Explain how you are measuring patient satisfaction as it relates to the revenue cycle. Describe how you are impacting patient satisfaction through the revenue cycle and reinforcing a culture of patient customer service.

Wood: In August 2020, we launched a patient and family advisory council that already included more than 2,000 participants. The council serves as a “consumer advisory group,” providing a way for patients and families to provide input and share their experiences, supporting us in our efforts to deliver an ideal, patient-centric experience.

Dighe: One innovative program that we launched in FY19 focuses on pharmaceuticals, which plays a significant role in a system’s financial portfolio. We looked at both the revenue and expense of hospital-based infusion centers — we have more than 10 across our system — to try to mitigate the patient’s exorbitant out-of-pocket costs, which may lead to financial toxicity, lack of treatment access and unfavorable customer experience. Our medication assistance program worked with pharmaceutical manufacturers and charitable foundations to assist patients in need through free drug replacement — in which the manufacturer/foundation subsidizes the drug, decreasing our expenses and inventory costs — or copay assistance, in which the manufacturer/foundation will subsidize commercially insured patients’ out-of-pocket expenses who meet eligibility criteria. Over the past year, these programs have equated to roughly $11 million in savings. Additionally, the program has reduced our overall expense while improving cash flow.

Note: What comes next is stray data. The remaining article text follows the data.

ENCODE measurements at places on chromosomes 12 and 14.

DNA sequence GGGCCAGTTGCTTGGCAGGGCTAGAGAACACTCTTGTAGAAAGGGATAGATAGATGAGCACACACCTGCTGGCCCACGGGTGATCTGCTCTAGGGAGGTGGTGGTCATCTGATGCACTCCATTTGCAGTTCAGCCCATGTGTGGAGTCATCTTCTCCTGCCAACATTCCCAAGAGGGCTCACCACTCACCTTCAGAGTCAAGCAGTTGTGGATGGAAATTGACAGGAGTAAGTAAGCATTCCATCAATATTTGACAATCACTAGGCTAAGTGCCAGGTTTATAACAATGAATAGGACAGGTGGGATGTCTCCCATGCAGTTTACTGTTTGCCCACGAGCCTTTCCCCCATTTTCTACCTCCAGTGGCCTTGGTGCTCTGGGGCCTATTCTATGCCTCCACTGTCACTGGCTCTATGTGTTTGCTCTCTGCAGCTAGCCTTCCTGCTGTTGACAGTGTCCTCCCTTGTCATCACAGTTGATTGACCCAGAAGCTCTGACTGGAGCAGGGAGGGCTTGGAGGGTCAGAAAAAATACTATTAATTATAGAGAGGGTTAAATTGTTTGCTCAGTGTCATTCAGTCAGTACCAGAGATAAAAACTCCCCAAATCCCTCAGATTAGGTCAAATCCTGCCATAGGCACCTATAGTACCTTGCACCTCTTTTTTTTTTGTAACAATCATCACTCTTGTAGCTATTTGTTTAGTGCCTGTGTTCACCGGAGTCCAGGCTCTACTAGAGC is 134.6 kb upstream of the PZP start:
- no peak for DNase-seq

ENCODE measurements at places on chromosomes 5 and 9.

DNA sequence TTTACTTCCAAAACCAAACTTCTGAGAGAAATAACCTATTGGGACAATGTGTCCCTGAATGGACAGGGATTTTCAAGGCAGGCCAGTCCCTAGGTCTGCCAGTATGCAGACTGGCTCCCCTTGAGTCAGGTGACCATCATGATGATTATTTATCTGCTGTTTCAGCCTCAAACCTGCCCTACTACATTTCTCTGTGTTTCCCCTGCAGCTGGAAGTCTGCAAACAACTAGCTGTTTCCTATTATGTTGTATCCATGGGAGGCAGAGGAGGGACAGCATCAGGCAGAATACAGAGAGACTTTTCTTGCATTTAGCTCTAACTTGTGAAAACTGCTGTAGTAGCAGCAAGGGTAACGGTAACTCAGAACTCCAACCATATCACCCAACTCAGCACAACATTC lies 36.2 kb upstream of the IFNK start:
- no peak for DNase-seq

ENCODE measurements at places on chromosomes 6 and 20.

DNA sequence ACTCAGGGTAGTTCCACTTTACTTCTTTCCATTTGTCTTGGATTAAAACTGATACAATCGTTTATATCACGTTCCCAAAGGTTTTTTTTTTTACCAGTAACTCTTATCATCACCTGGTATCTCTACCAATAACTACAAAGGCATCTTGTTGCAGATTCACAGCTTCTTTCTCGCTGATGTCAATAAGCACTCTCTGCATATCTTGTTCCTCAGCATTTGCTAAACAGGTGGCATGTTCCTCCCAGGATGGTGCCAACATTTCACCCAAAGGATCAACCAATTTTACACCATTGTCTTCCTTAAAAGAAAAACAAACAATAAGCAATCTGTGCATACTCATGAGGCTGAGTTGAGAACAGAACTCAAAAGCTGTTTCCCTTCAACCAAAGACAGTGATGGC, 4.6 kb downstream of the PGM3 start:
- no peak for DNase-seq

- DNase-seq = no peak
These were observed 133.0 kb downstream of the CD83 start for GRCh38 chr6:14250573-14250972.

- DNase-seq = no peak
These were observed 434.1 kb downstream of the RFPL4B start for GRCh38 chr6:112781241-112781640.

Sinclair: One of the things that has helped our organization is the use of audits. All of our billing and coding staff are audited; they are expected to understand how their performance ultimately impacts the patient experience. We also use a third-party revenue cycle management expert to verify our performance on a quarterly basis to help ensure we provide a positive patient financial experience.

Pehanich: We have a survey that is available to patients at the end of every phone call, and with our contact center system, we’re able to tie the results directly back to calls. We review the highest-ranking calls during our staff meetings as a reference point into what makes a great customer experience and how we can learn from each other. We also take a careful look at lower-ranking calls and use them as an opportunity to identify process improvements or training that may be needed to close gaps in service. 

Assenmacher: We use patient satisfaction scores in designing action plans to improve the patient experience, partnering closely with our clinical operations team to form collaborative plans to improve that experience. We’ve developed an education tool that provides guidance to our staff on how to deliver an exceptional patient experience, and we created an audit tool to gauge the quality of the registration experience in three areas — know me, include me and empower me —to really personalize that exchange. We also engage with our patient family advisory councils to gather constructive feedback on ways to improve the process to be more patient-centric. This past year, we made some favorable improvements to our online bill pay features and patient statements as a direct result of engaging these feedback teams.